Oracle hit with lawsuit over alleged IP theft

Oracle is being sued for allegedly stealing corporate secrets, less than two months after a federal jury awarded it $1.4 billion in damages in a copyright theft case involving SAP.

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Oracle is being sued for allegedly stealing corporate secrets, less than two months after a federal jury awarded it $1.4 billion in damages in a copyright theft case involving SAP.

2FA Technology, a Texas-based maker of identity management technologies, has filed a federal lawsuit charging Oracle and former partner and current subsidiary Passlogix with conspiracy and corporate theft. The lawsuit contends that Passlogix and its top management stole millions of dollars worth of corporate trade secrets and intellectual property from 2FA, and that since buying Passlogix, Oracle has continued to sell the technology despite knowing about 2FA's concerns.

The 2FA complaint accuses Passlogix of attempting to deprive it of millions in royalties, and to force the company into bankruptcy. The suit alleges that Passlogix used an illegally obtained "storehouse" of material from 2FA to develop new software components for Passlogix products as well as for Oracle products.

2FA is seeking punitive damages and $110 million in compensation from Oracle for conspiracy, aiding and abetting copyright theft and unjust enrichment, and a litany of other charges.

Oracle did not respond to a request for comment.

The dispute stems from an agreement that 2FA entered into with Passlogix in April 2006. Under the agreement 2FA licensed its authentication and credential management software to Passlogix. The agreement gave Passlogix access to 2FA's source code under "very restrictive terms," according to court documents.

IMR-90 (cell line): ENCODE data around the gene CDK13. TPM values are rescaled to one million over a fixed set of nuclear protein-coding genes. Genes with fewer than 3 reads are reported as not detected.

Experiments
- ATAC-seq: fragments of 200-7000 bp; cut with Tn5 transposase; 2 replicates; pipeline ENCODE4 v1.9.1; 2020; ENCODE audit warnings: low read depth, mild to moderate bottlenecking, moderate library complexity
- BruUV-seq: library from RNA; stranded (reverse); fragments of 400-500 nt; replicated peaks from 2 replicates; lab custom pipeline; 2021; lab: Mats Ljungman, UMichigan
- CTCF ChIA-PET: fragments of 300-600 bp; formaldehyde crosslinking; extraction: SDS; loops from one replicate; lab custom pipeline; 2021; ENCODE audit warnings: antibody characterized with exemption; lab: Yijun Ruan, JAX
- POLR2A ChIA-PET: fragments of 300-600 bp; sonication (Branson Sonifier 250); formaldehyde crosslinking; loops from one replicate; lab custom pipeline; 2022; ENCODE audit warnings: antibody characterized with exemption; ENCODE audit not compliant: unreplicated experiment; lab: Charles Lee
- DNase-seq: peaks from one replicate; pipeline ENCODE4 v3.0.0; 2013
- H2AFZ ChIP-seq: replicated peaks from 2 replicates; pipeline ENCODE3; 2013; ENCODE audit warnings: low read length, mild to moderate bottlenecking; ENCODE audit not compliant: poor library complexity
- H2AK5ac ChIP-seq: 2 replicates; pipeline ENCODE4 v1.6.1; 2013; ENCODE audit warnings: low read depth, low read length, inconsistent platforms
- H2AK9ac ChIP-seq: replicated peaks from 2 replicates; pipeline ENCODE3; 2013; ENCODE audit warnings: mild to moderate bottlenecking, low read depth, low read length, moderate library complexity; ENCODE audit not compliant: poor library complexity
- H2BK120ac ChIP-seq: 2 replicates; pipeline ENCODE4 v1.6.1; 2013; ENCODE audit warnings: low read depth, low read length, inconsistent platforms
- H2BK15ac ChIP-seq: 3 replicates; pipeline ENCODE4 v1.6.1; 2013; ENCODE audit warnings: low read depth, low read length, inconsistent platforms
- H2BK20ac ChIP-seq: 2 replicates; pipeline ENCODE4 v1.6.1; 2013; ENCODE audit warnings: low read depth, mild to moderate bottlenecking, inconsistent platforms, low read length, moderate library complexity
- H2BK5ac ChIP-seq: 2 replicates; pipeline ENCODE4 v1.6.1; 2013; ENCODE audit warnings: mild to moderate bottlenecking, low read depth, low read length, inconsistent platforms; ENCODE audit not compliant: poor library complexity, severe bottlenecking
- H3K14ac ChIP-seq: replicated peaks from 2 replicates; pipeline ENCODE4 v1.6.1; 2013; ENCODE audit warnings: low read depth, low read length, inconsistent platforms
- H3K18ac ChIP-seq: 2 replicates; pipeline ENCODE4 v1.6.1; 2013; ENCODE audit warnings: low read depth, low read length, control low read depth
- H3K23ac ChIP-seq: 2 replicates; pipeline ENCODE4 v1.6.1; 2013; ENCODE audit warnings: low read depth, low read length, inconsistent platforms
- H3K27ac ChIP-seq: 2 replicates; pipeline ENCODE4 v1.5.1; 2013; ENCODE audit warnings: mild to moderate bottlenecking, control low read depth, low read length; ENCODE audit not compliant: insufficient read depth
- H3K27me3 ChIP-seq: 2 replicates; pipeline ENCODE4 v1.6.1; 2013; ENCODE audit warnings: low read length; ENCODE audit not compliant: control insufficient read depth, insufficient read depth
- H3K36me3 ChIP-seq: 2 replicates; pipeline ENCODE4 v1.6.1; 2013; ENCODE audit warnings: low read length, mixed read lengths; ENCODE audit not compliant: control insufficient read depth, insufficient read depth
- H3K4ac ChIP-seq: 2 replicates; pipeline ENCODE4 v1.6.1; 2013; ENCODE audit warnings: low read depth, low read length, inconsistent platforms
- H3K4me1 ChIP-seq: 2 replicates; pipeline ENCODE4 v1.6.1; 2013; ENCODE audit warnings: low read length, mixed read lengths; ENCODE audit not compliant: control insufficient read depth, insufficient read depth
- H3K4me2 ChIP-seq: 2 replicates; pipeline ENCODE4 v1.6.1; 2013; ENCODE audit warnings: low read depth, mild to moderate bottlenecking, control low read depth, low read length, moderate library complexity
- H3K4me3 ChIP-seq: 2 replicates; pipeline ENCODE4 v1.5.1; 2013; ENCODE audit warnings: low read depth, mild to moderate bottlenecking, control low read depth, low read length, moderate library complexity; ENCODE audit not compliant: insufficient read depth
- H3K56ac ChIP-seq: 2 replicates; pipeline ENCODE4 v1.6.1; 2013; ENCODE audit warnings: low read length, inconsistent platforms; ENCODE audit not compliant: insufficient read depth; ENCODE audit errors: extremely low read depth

The agreement required that 2FA modify its credential management software to allow Passlogix to rebrand the technology and sell it alongside its other password management products. The agreement also obligated Passlogix not to develop any competing credential management software of its own during the course of the license agreement and for two years after it expired.

Oracle resold the Passlogix products under a reseller agreement, and then bought the firm last November.

According to 2FA, Passlogix developed its own credential management technology while also holding on to 2FA's IP. The company claims that Passlogix executives stole a large volume of 2FA IP during a four day code walk-through with Passlogix engineers and a demonstration of the technology.

In its complaint, 2FA claimed that its technology was used in Passlogix products that were rebranded and sold to Oracle, which it turn sold it as part of its own identity management products suite.

The dispute between the two companies resulted in 2FA and Passlogix agreeing to scrap their license agreement in 2008. 2FA claims that even after this agreement Passlogix continued to misappropriate 2FA technologies and failed to live up to its obligations while the contract winded down.

2FA alleges that after Oracle purchased Passlogix last year for $42 million, Oracle has been continuing to knowingly sell products containing misappropriated technology from 2FA.

The lawsuit comes just weeks after Oracle won a major victory in its dispute against SAP over a very similar issue. In that case, Oracle had argued that TomorrowNow, a defunct subsidiary of SAP, had stolen millions of dollars worth of IP when delivering third-party maintenance services to Oracle customers.

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